Ivan Scales. 2014. Conservation and Environmental Management in Madagascar. Routledge, London and New York

The future of conservation and development in Madagascar: time for a new paradigm?

Ivan R. Scales

Abstract


The history of conservation policy and practice in Madagascar over the last 30 years shows that the Malagasy government, donors and non - governmental organisations (NGOs) have not been short of bold solutions, with ambitious attempts to involve local communities in resource management as well as expand protected areas. While there have been notable achievements, continued threats to the island’s flora and fauna, as well as the negative impacts that conservation policy has often had on rural livelihoods, show that there is still much to be done. So what are the lessons from the past and the challenges ahead? In this paper I provide a broad overview of recent research in the social sciences on conservation and development in Madagascar. I argue that conservation science and policy have often been based on overly simplistic understandings of human-environment interactions and sometimes even plain myths. This has contributed to a narrow policy vision, with important issues and ecosystems receiving less attention. Furthermore, conservation policy continues to be based on a highly uneven distribution of costs and benefits. In order to address these limitations, research and policy must do more to deal with differences in perceptions, priorities and power and be will­ing to embrace trade - offs between various conservation and development goals.

 

Résumé

L’histoire de la politique et la pratique de la protection de la nature à Madagascar au cours des 30 dernières années montre que le gouvernement malgache, les donateurs, et les organisations non - gouvernementales (ONG) n’ont pas manqué de grandes solutions. Cela inclut l’implication des communautés locales dans la gestion des ressources naturelles ainsi que l’expansion des aires protégées. Malgré des réussites notables, il reste beaucoup à faire car la biodiversité continue d’être menacée et les politiques adoptées ont souvent eu des impacts négatifs sur les moyens d’existence des ménages ruraux. Quelles sont les leçons à tirer du passé et les défis à relever pour le futur ? Au cours des deux dernières années, j’ai eu le privilège d’être le rédacteur et coordinateur d’une publication sur la ‘Conservation et la Gestion de l’Environnement à Madagascar’ (Routledge, Londres). Je me propose de résumer ici les thèmes, les enjeux et les débats qui ont émergé de cette publication. Mon argument principal est que la science et la politique de la conservation à Madagascar ont souvent été basées sur une conception étroite des interactions entre l’homme et l’environnement, en particulier sur les facteurs sociaux, politiques et économiques de l’utilisation des ressources naturelles et la dégradation de l’environnement. Les histoires de crise jalonnent le discours environnemental de Madagascar dans lequel dominent les problématiques. Le leitmotiv le plus commun, qui est aussi le plus problématique, porte sur l’idée que le déboisement de l’île a été de 90%. Ce ‘fait’ est souvent énoncé dans la littérature académique et généralement repris les organisations de conservation de la nature afin de montrer l’urgence du pro­blème de la dégradation de l’environnement. En conséquence les zones herbeuses de l’île sont tout simplement perçues comme des paysages dégradés. Un autre leitmotiv concerne la culture sur brûlis qui est imputée à la pauvreté et une ignorance de ‘meilleures’ pratiques. Ces formules galvaudées ont contribué à une politique aux perspectives restreintes dans laquelle certaines problématiques et des écosystèmes importants ne reçoivent pas les considérations qu’ils méritent. Elles ont également contribué à établir des ‘forteresses de la conservation’ qui sont essentiellement fondées sur l’exclusion des paysans malgaches des zones protégées avec son lot de conséquences sur les moyens d’existence des populations rurales. Malgré les efforts déployés pour impliquer les communautés rurales dans la gestion des ressources naturelles, la politique continue d’aboutir à une répartition inégale des coûts et des avantages. Pour trouver une solution, la recherche et les politiques doivent adopter un nouveau paradigme qui : i) s’éloigne des récits et des mythes problématiques ; ii) reconnaisse les différences dans les perceptions et les priorités des divers acteurs ; iii) adopte l’arbitrage entre les différents objectifs de conservation et de développement ; et iv) englobe un ensemble plus diversifié de voix et d’opinions.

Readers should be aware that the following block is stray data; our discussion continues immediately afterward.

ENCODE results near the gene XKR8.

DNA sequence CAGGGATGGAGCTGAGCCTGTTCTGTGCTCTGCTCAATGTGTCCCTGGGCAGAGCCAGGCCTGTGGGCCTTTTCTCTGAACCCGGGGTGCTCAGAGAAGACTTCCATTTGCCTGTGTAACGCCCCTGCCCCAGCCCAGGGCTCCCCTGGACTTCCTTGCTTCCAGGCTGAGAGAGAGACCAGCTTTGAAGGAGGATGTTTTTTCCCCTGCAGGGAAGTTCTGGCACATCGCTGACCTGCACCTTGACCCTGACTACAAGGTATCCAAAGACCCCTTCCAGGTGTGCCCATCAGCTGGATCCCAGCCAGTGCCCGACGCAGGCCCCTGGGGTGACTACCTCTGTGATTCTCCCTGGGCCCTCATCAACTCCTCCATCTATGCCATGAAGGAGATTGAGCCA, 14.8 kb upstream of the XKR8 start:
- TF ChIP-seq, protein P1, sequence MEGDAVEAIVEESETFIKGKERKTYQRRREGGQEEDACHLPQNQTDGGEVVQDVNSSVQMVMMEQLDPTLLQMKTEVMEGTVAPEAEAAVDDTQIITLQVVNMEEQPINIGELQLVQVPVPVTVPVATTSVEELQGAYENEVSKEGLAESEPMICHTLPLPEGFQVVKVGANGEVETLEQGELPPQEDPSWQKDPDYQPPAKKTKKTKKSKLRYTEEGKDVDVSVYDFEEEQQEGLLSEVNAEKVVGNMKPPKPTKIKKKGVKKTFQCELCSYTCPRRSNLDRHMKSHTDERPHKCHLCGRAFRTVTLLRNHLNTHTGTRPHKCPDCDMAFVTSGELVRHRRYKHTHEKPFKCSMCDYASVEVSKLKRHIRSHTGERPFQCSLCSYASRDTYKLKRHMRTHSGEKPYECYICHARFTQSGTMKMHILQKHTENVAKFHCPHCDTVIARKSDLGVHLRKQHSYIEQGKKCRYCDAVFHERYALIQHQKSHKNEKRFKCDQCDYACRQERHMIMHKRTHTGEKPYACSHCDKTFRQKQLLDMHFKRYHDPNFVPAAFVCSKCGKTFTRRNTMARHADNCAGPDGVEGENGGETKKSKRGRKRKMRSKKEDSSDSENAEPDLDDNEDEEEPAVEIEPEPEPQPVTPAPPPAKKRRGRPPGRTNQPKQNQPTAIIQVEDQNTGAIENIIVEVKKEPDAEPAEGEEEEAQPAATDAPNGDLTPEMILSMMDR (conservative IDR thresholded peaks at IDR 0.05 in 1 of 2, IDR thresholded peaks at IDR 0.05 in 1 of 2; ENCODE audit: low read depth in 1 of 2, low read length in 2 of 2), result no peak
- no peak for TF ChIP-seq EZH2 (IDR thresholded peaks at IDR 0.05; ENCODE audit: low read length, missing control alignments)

Keywords


conservation; development; environmental narratives; priority setting

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DOI: http://dx.doi.org/10.4314/mcd.v9i1.2

Madag. conserv. dev.
ISSN: 1662-2510